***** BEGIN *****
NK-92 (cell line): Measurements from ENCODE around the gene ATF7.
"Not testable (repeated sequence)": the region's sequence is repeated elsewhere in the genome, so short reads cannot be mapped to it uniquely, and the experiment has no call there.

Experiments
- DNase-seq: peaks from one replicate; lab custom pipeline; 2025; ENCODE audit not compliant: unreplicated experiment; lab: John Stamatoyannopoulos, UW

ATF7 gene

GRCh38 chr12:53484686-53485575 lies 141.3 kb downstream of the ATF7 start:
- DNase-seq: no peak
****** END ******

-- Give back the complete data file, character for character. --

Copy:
NK-92 (cell line): Measurements from ENCODE around the gene ATF7.
"Not testable (repeated sequence)": the region's sequence is repeated elsewhere in the genome, so short reads cannot be mapped to it uniquely, and the experiment has no call there.

Experiments
- DNase-seq: peaks from one replicate; lab custom pipeline; 2025; ENCODE audit not compliant: unreplicated experiment; lab: John Stamatoyannopoulos, UW

ATF7 gene

GRCh38 chr12:53484686-53485575 lies 141.3 kb downstream of the ATF7 start:
- DNase-seq: no peak